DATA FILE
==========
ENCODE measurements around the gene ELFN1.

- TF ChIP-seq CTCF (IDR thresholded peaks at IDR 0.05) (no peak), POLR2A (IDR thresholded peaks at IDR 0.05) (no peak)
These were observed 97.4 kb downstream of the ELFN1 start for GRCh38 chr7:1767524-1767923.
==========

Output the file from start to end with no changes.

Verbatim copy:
ENCODE measurements around the gene ELFN1.

- TF ChIP-seq CTCF (IDR thresholded peaks at IDR 0.05) (no peak), POLR2A (IDR thresholded peaks at IDR 0.05) (no peak)
These were observed 97.4 kb downstream of the ELFN1 start for GRCh38 chr7:1767524-1767923.